Yoga is a huge part of my life. I’ve practiced for 20 years, earned 300 hours of official training and had 12 years of teaching experience.
Long ago, I was a member of Yoga Alliance, but I discontinued my membership because it was of no value to me, especially now since I’m an expat.
Recent articles about the present-day yoga scene have been making me think, Wow… I’m glad I’m not a yoga teacher or practitioner in the United States right now!
A decade ago, I was teaching yoga “full-time” in the San Francisco Bay Area and definitely could not make ends meet on yoga alone. Later, in Austin, I taught yoga part-time in addition to my career as a school teacher.
For the past few years, I’ve witnessed the yoga scene only briefly on visits home. In general, there seem to be more studios and inexperienced teachers all the time, and classes are bigger and bigger, sometimes packing in 60 or more practitioners.
I urge beginners—if not everyone—to seek out small classes where you can get more individualized attention from the instructor.)
I currently teach yoga twice a week, usually to three to five people. The classes are small and intimate, which allows us to follow these five precepts for non-serious yogis:
I wholeheartedly agree with the idea that we, as yoga teachers, shouldn’t preach to our students. I try to incorporate a theme and offer gentle reminders to be mindful, present and compassionate as we practice.
I am mindful about what I say, and I don’t usually say all that much during the class. A few direct alignment cues can get the job done.
I occasionally make jokes or tell brief stories—and I encourage attendees to speak up during practice if they want to say something. It’s not like we’re chatting the whole time, but if someone has a question or wants to request a pose, I’m all for it. Many of the best classes I have taught (and attended) have involved copious amounts of laughter.
2. Honor Your Body—Just Say No.
(That is, unless you want to say yes.)
I always give lots of modifications for the poses. I tell people to go only as far as they are comfortable. To not cross over the discomfort line into pain. Say no to an advanced asana if your body is not ready for it yet.
Say no to sweaty, fast-paced, Type A yoga styles if you don’t feel like doing them on any given day (or ever).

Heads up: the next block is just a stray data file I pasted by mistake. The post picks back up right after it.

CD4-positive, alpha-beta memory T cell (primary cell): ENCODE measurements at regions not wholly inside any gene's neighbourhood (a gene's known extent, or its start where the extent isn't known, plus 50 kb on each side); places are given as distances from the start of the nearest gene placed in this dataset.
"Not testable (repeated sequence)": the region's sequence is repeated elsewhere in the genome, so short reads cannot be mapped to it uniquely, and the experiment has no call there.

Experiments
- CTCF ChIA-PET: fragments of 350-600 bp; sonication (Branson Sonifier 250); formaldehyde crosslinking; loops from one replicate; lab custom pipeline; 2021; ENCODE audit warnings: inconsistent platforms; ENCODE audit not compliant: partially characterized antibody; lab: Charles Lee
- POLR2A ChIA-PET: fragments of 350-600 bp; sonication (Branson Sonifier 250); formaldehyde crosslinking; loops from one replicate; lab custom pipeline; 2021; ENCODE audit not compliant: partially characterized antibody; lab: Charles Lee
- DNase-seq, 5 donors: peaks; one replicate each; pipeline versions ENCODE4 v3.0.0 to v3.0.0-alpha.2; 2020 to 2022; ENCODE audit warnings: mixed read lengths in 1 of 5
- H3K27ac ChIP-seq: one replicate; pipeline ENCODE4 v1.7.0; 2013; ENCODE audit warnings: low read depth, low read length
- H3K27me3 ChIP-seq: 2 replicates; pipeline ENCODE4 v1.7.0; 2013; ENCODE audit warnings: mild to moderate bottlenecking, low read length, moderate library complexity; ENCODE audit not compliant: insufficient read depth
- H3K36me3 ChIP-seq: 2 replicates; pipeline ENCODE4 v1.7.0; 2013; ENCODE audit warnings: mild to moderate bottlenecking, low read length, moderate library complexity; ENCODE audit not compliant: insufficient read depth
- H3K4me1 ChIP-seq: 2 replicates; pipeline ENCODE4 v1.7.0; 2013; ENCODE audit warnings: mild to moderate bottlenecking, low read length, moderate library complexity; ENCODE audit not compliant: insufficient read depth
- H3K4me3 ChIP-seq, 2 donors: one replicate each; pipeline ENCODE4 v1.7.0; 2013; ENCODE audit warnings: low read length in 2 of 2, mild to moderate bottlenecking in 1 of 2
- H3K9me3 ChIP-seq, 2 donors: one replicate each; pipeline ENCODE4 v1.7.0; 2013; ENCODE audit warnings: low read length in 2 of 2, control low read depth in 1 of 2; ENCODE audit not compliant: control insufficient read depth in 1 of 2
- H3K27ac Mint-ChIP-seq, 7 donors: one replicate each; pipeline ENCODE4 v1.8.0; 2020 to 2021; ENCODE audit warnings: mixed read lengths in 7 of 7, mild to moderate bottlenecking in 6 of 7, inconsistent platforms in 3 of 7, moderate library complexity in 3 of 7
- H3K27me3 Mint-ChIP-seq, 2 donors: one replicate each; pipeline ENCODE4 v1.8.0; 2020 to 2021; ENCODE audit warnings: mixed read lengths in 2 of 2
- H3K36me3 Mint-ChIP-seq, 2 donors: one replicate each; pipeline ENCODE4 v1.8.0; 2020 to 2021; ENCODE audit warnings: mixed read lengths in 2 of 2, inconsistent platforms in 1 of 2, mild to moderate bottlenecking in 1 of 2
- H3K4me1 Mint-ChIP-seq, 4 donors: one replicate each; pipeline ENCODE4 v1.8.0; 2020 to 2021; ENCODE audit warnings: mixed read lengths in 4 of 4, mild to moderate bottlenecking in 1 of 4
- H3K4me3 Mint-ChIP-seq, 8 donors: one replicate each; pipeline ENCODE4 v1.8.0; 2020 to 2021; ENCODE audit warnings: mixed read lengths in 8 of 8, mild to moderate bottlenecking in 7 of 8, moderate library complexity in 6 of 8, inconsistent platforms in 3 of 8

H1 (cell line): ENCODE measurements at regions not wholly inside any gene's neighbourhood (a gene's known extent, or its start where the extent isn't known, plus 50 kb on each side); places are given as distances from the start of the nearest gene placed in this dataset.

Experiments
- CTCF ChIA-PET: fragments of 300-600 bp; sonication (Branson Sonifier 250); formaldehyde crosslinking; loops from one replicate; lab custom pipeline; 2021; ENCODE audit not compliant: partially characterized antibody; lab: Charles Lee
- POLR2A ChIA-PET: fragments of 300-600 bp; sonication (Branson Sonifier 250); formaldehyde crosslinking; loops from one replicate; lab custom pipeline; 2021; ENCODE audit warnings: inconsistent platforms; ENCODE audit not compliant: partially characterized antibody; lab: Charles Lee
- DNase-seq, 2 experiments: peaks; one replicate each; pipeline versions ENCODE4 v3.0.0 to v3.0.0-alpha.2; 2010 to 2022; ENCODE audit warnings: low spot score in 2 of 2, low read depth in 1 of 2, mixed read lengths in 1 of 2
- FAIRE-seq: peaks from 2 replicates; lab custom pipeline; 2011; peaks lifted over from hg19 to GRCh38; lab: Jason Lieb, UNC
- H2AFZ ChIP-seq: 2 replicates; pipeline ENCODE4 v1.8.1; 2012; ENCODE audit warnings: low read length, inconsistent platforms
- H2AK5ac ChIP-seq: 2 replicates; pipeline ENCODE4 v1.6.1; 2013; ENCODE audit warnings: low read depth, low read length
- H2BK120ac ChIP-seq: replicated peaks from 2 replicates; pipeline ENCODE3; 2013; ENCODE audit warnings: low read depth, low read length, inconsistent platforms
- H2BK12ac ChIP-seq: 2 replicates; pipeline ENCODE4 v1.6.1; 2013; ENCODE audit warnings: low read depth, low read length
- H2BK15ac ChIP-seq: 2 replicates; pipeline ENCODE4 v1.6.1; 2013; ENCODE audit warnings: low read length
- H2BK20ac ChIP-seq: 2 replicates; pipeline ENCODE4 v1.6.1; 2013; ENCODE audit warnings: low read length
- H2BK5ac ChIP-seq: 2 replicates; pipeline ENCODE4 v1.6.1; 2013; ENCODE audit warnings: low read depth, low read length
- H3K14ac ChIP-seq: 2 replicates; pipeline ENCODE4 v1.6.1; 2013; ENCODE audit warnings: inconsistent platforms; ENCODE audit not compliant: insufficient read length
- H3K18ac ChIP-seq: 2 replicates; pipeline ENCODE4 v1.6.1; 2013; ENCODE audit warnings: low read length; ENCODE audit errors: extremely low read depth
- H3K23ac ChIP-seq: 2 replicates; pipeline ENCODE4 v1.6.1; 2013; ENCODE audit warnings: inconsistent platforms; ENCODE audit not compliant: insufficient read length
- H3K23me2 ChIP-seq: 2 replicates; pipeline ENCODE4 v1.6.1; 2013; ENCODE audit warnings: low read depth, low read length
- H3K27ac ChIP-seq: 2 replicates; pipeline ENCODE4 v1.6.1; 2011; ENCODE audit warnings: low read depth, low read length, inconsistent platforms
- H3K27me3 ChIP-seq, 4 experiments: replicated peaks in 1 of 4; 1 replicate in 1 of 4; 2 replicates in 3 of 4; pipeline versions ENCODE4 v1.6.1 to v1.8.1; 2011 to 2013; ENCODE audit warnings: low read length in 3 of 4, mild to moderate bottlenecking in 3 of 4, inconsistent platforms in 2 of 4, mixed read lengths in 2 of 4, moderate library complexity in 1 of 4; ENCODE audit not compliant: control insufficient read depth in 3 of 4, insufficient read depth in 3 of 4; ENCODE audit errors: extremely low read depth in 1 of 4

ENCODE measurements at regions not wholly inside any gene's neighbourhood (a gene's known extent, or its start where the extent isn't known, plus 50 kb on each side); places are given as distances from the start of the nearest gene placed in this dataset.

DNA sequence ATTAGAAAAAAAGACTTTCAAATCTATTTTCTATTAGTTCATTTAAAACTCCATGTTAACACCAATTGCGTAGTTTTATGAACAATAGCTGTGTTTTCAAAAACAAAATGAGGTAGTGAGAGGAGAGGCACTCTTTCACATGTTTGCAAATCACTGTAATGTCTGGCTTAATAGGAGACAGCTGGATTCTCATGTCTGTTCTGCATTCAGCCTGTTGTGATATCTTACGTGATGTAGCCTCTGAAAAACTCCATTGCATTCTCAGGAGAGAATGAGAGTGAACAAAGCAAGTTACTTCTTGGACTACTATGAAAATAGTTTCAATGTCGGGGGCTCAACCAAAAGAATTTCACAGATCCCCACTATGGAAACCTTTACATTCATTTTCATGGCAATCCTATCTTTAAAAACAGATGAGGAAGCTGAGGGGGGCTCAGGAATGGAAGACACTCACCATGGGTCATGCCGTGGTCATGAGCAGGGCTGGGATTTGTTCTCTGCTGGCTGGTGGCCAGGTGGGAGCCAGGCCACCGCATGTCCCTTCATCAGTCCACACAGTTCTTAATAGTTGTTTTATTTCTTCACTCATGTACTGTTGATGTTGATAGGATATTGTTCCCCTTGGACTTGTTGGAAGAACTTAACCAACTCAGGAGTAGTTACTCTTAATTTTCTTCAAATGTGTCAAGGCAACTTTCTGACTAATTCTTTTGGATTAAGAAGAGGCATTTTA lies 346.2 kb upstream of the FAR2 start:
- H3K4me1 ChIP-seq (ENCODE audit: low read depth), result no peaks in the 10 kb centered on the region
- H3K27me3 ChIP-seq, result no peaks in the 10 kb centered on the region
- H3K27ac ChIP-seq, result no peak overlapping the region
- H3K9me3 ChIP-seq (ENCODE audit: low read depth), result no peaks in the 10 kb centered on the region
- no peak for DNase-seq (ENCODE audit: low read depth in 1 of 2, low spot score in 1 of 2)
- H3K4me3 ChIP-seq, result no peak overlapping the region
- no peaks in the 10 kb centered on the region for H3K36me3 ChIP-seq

Say no to vacuous New Agey jargon and silly affirmations and visualizations, if they don’t suit you.
Say yes to what your body wants and needs.
Key word: Moderation. (In all things.)
In other words, avoid the excessive ingestion of substances which lead to intoxicated heedlessness. These substances include people, drama, smartphones, and TV as well as drugs and alcohol.
Still. You are a non-serious yogi or yogini. So, by all means, have a beer (or coffee, etc.) or two if it suits your fancy.
4. Say Kind, Honest, Necessary Things—Don’t Gossip.
Even non-serious yogis should practice mindful speech.
In my third grade classroom hangs a sign that says, “Before you speak, T.H.I.N.K!” Those letters stand for truth, honesty, inspiration, necessity and kindness. It is a continual, lifelong process, but bringing more of these qualities into our speech (and writing) continually makes our communication more mindful.
Also: refrain from talking about others behind their backs. We humans love to gossip but it’s really a mindless and harmful activity.
5. Break the Rules—But Keep Practicing at all Times
Maybe someday I will be 100 percent decaf, vegan, free of all addictions and the grower of organic vegetables in a backyard garden, but.. I’m not quite there yet.
In the meantime, I do what I can. I meditate and practice yoga regularly—although some days I only squeeze in 15 minutes. And for the access to the teachings and the luxury of being able to practice, I am grateful.
“Serious” or not, yoga is about how it affects your whole life—all the moments—not just the ones spent in formal practice on the mat.
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Ed: Bryonie Wise
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